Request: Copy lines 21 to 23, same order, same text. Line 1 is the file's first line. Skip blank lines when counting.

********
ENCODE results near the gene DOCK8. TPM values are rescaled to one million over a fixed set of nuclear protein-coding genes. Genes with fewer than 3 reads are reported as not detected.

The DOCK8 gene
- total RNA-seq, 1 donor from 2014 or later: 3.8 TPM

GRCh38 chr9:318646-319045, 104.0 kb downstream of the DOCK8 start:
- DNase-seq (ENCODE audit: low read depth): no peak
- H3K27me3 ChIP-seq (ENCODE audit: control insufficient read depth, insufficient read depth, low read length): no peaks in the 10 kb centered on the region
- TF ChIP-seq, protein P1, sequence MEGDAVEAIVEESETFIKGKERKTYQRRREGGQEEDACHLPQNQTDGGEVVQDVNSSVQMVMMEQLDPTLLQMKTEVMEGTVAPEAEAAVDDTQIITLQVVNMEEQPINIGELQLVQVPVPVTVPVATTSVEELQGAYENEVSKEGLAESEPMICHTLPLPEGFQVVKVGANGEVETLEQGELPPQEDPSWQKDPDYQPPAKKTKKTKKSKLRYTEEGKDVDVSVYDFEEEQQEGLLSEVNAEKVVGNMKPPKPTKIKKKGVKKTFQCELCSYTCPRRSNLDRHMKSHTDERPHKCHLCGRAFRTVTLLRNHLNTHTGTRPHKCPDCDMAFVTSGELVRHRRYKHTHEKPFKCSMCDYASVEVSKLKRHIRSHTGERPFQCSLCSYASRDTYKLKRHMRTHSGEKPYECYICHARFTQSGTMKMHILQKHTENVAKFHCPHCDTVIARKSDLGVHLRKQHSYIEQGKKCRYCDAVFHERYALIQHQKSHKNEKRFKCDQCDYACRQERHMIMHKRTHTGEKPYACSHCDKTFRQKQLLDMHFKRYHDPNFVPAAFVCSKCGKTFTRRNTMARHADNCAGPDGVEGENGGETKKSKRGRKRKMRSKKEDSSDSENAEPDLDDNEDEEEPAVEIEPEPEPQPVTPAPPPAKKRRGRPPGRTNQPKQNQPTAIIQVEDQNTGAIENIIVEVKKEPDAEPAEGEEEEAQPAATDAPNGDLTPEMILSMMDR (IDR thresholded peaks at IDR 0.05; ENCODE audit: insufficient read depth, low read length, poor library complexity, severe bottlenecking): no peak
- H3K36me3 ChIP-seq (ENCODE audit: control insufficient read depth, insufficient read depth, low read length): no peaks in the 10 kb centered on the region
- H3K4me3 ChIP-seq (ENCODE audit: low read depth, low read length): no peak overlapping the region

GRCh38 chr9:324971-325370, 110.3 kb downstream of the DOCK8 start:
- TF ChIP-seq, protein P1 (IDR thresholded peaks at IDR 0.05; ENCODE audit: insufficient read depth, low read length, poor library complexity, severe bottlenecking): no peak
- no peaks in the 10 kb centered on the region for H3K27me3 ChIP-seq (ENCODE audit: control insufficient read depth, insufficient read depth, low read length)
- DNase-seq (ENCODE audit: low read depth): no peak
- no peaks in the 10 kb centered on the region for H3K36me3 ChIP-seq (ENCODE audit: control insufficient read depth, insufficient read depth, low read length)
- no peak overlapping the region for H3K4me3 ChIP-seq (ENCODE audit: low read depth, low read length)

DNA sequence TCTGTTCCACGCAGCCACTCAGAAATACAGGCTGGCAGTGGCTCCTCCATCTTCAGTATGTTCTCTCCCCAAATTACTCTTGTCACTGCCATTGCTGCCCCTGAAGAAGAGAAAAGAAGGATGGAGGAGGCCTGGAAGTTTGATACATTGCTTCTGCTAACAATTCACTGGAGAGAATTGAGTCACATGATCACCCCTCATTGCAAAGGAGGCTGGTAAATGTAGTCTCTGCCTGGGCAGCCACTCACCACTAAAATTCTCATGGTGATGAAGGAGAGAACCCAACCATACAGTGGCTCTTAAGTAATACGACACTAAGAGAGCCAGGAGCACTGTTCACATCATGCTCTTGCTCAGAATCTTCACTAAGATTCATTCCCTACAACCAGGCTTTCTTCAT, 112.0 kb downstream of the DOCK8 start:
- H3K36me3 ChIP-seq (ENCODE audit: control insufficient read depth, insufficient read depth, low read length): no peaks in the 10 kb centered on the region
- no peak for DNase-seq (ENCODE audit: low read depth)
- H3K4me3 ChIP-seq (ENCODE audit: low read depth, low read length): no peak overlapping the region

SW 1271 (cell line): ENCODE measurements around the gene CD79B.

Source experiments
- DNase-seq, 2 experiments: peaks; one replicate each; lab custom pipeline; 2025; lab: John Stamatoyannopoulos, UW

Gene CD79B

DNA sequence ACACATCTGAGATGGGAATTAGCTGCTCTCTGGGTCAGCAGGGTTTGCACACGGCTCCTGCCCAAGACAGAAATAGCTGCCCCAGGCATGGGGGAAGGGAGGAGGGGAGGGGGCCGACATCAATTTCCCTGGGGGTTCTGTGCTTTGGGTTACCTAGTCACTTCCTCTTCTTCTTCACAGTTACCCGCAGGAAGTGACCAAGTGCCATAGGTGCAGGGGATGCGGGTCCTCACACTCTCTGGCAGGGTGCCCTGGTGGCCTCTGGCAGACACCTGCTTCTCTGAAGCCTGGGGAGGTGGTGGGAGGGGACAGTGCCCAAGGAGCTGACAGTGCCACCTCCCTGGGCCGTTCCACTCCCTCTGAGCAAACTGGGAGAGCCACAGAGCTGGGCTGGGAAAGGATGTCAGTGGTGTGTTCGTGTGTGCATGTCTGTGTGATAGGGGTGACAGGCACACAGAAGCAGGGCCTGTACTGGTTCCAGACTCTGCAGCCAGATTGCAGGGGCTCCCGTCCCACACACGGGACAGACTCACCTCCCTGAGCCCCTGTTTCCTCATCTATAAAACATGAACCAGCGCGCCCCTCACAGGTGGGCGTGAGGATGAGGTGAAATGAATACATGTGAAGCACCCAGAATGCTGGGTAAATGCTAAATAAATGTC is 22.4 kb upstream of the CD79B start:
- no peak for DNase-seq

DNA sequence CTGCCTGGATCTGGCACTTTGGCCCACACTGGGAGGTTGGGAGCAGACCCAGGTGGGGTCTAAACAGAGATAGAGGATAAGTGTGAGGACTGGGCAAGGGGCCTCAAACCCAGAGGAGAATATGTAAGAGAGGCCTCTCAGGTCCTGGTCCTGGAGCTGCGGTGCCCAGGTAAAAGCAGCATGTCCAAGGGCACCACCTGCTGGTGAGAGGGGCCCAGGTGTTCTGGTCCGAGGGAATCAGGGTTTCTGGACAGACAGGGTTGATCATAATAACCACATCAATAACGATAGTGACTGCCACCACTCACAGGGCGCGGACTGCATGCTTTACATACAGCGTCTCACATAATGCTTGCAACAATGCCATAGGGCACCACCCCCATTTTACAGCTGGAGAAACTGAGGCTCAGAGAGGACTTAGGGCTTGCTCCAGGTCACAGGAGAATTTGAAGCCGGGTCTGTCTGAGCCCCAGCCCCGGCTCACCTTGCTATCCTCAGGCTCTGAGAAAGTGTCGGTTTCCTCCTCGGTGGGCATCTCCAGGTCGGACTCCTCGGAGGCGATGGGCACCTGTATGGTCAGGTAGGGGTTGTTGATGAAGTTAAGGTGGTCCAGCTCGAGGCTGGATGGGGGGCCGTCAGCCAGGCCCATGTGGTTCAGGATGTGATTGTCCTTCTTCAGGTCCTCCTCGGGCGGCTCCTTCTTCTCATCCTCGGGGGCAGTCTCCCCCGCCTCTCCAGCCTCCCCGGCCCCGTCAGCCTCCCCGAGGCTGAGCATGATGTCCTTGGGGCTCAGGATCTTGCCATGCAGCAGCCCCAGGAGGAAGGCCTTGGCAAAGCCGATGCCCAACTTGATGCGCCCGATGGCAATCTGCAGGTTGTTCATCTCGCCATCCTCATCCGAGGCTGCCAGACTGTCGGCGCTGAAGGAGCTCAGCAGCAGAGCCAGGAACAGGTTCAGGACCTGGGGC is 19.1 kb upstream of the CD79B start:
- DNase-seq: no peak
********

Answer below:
Source experiments
- DNase-seq, 2 experiments: peaks; one replicate each; lab custom pipeline; 2025; lab: John Stamatoyannopoulos, UW

Gene CD79B